As U.S.-born children of immigrants, Marvin Lemus and Linda Yvette Chávez aim for twofold significance with every move: to honor the sacrifices of those who raised them while carving out nooks of expression to dissect their interstitial reality. Each step forward affirms that their own stories and those of their loved ones have intrinsic (if still underappreciated) value.
Like many of the characters they devised for their web-series-turned-Netflix-show Gentefied, which launched its second season in November 2021, the creative duo have struggled with questions about the intersections of identity, intergenerational trauma, and existing on a bicultural plane. Laughing through the pain of introspection, and courting both humor and pathos, they use Gentefied as a way to delve into fictionalized versions of their shared experiences.
Boyle Heights, a traditionally Latino neighborhood in Los Angeles that has resisted rapid gentrification, brought these Southern California natives together on the page and later on-set. Gentefied, the bilingual fruit of their labor, tells the story of an immigrant trying to hold onto his worldview while his Mexican-American children pave pathways of their own.
Originally from Bakersfield, the son of a Mexican mother and a Guatemalan father, Lemus moved often as a kid. But it was only when he settled in Boise, Idaho—where he and his brother were two of only three Latino students at their school—that he learned he was brown, and thus seen as different. Confusion about his divided selfhood accompanied him for a long time after.
“There’s subconscious messaging that there’s something wrong with where we come from, that there’s something wrong with being poor, something wrong with being Mexican. Especially when you watch TV and the only time anybody looks like you, they’re being made fun of.”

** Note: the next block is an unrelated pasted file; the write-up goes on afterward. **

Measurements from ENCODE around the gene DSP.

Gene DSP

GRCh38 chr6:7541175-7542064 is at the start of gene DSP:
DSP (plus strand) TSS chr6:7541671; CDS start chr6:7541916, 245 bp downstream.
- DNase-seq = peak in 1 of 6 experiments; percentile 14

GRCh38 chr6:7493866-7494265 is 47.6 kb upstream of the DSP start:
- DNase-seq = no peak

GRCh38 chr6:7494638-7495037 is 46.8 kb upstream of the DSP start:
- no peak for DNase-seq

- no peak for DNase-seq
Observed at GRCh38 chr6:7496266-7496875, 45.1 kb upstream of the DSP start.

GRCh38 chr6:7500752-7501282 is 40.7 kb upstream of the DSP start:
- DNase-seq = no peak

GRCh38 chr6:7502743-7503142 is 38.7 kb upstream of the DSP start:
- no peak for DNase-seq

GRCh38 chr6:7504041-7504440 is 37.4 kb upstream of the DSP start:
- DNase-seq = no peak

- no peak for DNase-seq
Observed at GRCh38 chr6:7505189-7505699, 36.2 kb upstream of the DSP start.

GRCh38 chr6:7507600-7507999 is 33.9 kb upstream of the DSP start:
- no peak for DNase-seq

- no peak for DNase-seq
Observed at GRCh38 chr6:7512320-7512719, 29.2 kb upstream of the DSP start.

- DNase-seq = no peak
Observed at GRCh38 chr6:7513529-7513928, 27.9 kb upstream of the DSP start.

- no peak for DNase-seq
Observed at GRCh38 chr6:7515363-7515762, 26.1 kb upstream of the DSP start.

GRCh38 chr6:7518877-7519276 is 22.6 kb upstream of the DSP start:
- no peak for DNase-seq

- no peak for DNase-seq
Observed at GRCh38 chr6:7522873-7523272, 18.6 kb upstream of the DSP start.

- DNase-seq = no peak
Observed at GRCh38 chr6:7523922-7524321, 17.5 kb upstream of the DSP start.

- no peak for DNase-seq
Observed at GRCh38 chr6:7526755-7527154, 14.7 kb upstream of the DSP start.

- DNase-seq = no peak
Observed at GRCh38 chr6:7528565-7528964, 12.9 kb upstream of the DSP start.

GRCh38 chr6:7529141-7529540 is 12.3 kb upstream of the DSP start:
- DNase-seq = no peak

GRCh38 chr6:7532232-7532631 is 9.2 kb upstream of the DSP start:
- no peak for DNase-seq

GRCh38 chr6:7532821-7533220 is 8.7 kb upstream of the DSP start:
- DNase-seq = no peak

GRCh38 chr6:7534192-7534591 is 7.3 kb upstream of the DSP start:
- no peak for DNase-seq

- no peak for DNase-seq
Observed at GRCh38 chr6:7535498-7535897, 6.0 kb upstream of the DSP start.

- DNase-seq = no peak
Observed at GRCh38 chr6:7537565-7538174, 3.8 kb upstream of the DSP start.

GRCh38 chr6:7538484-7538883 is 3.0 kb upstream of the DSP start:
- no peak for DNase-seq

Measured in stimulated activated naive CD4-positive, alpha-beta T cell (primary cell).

— Marvin Lemus
“There’s subconscious messaging that there’s something wrong with where we come from, that there’s something wrong with being poor, something wrong with being Mexican,” Lemus says. “Especially when you watch TV and the only time anybody looks like you, they’re being made fun of. They’re making jokes at my expense or at that of somebody that looks like my dad or my tía or my abuela.”
Turning a blind eye to his culture, Lemus became preoccupied with conforming to the mold of the so-called “model citizen,” a self-preservation tactic in a society that tacitly rejects who he is. Filmmaking as a career course, however, was less of an ideological uphill battle. Unconditionally supportive of his aspirations, Lemus’s mother—an undocumented woman who found professional success as an on-air radio host for KLVE, one of LA’s most popular Spanish-language stations—bought him his first mini DV camera. Years later, his loving grandmother cooked pozole to feed the entire crew of his undergraduate thesis film.
Chávez grew up in a Mexican household located in the city of Norwalk, where her aptitude for writing was acknowledged and encouraged early on. However, as with the unconscious insecurities young Lemus developed, she couldn’t see her artistic endeavors as a viable career. “I didn’t know that anyone that looked like us could be the people behind the camera,” she recalls. “I didn’t really think that was an option.”
That changed while she attended Stanford. Studying under Chicana author Cherríe Moraga, Chávez was introduced to texts by diverse authors who thrived on sharing their intimate and specific worlds—August Wilson notable among them. A Master’s in Screenwriting at USC followed, but even with that badge of validation her objectives still appeared distant. Meanwhile, Chávez’s mother worried for her ambitious daughter’s financial stability.
Before breaking through with Gentefied, both Lemus and Chávez honed their skills in digital media. Viral content and publicity campaigns made for a sustainable but ultimately soul-crushing source of income. As Chávez puts it, such work stood in the way of the “profound and important stories” they had set out to pursue separately at first and eventually as a unit. The realization that he’d gone to film school to follow in the footsteps of Robert Rodriguez instead of churning out ephemeral tasks also nagged at Lemus. Fortunately, as they sought to transition into more inspired work, they joined forces through a mutual contact after having individually partaken in initiatives by Film Independent, an organization that fosters and celebrates innovative perspectives in cinema and television.
“I didn’t know that anyone that looked like us could be the people behind the camera. I didn’t really think that was an option.”
— Linda Yvette Chávez
“We had a lot of the same traumas and we had similar goals,” says Chávez. “We wanted to tell the same stories in the most authentic way and also in the most prestigious way. It took us four months to write those [first] eight episodes [of Gentefied], and in that time we got really close.”